Most of these cysts are asymptomatic or cause such minor symptoms being tolerated for very long periods. Nearly 40% of the cases are totally asymptomatic and found only during routine clinical examination.15,17 In another study the authors reported that 87% of the cases were asymptomatic.14 Our patient referred few symptoms despite the size of the lesion. If this lesion was left untreated for a long time it could have an abnormal growth.9,11,18,21,29–31 The cyst may produce bulging of the floor of the nose or even a communication with the nasal cavity, as happened in our case. Usually patients complain of a small asymptomatic swelling just posterior to palatine papilla.16 In rare cases, the swelling is associated with a burning sensation.31 Pain is not a frequent complaint but it can be due to pressure on the nasopalatine nerves or if the cyst becomes secondarily infected.7 Various combinations of swelling, drainage and pain may occur. Drainage occurs in 25% of the cases5 and may be mucoid, in which case the patients describe a salty taste, or it may be purulent and the patients may complain of a foul taste.

In occlusal radiographs, they are seen as well defined round or oval radiolucencies in the midline, although some lesions can appear heart-shaped, because the nasal spine is superimposed on the radiolucent area.10,26

As the incisive canal and foramen may normally vary greatly in size, the clinician may have some difficulty in distinguishing between a large incisive foramen and a small asymptomatic incisive canal cyst on the basis of radiographic evidence alone. Some clinicians follow the thumb rule which says that radiolucencies of the incisive canal measuring less than 0.6cm in diameter should not be considered cystic in the absence of other symptoms.7,10 A radicular cyst or a granuloma associated with the central incisor should also be considered in differential diagnosis as these entities may be similar in appearance to an asymmetric NPDC. The presence or absence of the lamina dura and enlargement of the periodontal ligament space around the apex of the central incisor indicates an inflammatory lesion. NPDC and radicular cysts can also be differentiated by vitality tests once vitality of nearby teeth of a NPDC should not be affected. However, it is not uncommon to see evidence of endodontic therapy because the nasopalatine duct cyst was previously clinically misdiagnosed as a periapical cyst or granuloma.6,12 This is probably the reason why, in our case, the four maxillary incisive had yet root channel therapy when patient was referred to us. A residual cyst, a keratocyst and even central bone tumours can be confused with NPDC.18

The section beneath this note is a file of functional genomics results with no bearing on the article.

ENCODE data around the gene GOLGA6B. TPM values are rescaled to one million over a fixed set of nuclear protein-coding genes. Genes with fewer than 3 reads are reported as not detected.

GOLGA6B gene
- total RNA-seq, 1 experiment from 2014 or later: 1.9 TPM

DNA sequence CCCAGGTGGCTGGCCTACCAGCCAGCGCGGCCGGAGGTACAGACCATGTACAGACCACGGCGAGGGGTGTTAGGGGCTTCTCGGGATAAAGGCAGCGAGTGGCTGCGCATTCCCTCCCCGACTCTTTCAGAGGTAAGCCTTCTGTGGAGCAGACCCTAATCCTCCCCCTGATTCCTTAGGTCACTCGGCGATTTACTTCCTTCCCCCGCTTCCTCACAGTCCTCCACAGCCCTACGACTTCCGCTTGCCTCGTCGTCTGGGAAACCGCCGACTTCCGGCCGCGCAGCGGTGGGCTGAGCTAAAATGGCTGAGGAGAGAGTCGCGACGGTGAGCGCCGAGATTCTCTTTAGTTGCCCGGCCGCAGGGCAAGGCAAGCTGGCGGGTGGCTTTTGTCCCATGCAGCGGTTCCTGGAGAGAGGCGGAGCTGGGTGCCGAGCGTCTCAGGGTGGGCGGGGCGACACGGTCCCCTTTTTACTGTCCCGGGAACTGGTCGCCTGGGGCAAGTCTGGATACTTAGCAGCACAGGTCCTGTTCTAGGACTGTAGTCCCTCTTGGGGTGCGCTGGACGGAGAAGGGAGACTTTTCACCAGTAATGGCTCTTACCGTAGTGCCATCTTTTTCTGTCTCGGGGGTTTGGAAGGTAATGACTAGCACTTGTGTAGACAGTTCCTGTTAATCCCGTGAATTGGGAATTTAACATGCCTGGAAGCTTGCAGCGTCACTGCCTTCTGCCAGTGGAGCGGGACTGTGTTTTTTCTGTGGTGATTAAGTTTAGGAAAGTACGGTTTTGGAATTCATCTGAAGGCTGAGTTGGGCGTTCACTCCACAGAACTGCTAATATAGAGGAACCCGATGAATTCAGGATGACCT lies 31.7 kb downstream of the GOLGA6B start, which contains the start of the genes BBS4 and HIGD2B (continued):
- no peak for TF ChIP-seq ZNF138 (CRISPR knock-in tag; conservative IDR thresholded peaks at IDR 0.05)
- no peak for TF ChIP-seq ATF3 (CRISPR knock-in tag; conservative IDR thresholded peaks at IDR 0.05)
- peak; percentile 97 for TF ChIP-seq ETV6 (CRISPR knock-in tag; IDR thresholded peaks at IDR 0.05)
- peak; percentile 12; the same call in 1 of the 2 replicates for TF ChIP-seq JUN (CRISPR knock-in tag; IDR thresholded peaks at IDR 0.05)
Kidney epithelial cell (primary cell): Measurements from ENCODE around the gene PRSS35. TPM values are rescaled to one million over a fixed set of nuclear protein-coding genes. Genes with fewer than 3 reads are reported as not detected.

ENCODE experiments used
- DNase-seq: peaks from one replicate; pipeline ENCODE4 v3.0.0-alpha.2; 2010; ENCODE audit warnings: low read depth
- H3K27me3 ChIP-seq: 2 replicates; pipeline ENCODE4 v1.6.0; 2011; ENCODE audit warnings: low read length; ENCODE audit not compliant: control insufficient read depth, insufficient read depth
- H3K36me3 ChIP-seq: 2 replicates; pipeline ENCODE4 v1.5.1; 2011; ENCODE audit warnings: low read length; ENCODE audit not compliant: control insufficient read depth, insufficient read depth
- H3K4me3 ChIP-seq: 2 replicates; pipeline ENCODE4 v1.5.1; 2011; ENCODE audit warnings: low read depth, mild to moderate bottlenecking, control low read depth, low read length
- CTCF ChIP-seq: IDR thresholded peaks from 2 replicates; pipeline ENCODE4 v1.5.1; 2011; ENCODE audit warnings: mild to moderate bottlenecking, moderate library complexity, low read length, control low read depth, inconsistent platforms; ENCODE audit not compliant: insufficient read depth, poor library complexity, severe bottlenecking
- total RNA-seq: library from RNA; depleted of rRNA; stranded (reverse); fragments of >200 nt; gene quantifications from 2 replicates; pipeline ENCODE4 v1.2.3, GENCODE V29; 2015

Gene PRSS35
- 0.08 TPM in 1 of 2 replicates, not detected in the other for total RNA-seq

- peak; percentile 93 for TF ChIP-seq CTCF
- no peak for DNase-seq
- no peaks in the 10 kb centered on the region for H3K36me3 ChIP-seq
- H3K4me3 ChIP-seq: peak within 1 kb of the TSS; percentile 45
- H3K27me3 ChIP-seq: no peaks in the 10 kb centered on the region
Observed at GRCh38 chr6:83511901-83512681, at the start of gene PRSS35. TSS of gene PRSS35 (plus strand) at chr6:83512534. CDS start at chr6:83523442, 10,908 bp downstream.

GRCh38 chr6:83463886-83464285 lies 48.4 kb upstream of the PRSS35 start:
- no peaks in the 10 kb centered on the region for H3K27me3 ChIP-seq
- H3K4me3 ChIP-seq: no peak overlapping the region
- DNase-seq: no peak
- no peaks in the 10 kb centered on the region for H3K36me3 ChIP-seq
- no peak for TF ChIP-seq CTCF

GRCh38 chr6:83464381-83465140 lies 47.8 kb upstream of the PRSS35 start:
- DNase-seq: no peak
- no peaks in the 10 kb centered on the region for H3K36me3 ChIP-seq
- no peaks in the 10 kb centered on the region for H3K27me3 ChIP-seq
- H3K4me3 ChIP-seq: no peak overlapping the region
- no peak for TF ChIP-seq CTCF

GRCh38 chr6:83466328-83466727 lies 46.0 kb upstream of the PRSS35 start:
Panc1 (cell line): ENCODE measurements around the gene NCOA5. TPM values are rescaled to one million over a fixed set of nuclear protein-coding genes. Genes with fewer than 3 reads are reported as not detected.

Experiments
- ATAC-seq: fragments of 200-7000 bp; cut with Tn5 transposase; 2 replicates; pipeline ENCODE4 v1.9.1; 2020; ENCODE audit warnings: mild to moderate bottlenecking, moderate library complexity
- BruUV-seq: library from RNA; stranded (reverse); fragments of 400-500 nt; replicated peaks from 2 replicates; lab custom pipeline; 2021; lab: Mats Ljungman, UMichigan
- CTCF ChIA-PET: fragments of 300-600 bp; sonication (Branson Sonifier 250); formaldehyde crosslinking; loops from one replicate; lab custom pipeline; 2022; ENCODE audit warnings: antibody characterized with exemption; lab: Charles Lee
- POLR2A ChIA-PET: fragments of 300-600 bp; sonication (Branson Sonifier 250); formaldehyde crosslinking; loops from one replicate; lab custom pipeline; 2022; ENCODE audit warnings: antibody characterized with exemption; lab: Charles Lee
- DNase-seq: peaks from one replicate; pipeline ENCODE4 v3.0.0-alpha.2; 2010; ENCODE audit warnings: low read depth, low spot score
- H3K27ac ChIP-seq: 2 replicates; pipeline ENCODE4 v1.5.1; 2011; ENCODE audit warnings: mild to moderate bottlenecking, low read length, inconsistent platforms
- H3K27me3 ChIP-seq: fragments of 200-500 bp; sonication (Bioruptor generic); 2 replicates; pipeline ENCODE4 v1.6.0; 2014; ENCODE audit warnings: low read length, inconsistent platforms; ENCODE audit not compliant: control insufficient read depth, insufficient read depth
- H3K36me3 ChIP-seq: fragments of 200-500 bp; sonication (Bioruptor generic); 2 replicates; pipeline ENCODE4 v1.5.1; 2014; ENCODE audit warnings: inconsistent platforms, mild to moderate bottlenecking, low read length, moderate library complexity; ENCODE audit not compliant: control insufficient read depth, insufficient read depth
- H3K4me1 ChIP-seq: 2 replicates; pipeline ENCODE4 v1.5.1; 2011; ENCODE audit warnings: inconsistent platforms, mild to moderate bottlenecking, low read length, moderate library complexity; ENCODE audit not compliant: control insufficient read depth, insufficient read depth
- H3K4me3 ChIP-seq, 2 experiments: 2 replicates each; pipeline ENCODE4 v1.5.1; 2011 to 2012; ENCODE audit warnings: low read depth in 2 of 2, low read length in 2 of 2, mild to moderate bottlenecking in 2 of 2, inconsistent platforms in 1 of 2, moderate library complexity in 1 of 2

NPDC may be delined by a variety of different types of epithelium that ranges from stratified squamous to pseudostratified columnar, or a combination of these.4,7,10 In this case we found both respiratory and squamous type of epithelial cells. Respiratory epithelium is seen only in 9.8% of the cases.14 The connective tissue wall contains small arteries and nerves, representing the nasopalatine neurovascular bundle. Collections of mucous glands and scattered chronic inflammatory cell infiltrate are frequently present.6,7,10

The treatment of choice is enucleation. Excision must be total to avoid relapse and postoperative long term follow-up is essential. Marsupialization may be recommended for a large cyst without bony architecture, which has the risk of developing a postsurgical permanent fistula.6,11,21,29,30,32,33 Recurrence rate is low5,33 and ranges from 0% to 11% depending on the authors.4,5,15,34 Paresthesia of anterior palate may occur in fewer than 10% of the cases, which can happen when branches of nasopalatine nerve are removed during surgery.12,27,33 Only after histological examination the definitive diagnosis can be established.

Conflicts of interest

The authors have no conflicts of interest to declare.

Ethical disclosuresProtection of human and animal subjects

The authors declare that the procedures followed were in accordance with the regulations of the relevant clinical research ethics committee and with those of the Code of Ethics of the World Medical Association (Declaration of Helsinki).

Confidentiality of data

The authors declare that they have followed the protocols of their work centre on the publication of patient data.

Right to privacy and informed consent

The authors have obtained the written informed consent of the patients or subjects mentioned in the article. The corresponding author is in possession of this document.

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Copyright © 2014. Sociedade Portuguesa de Estomatologia e Medicina Dentária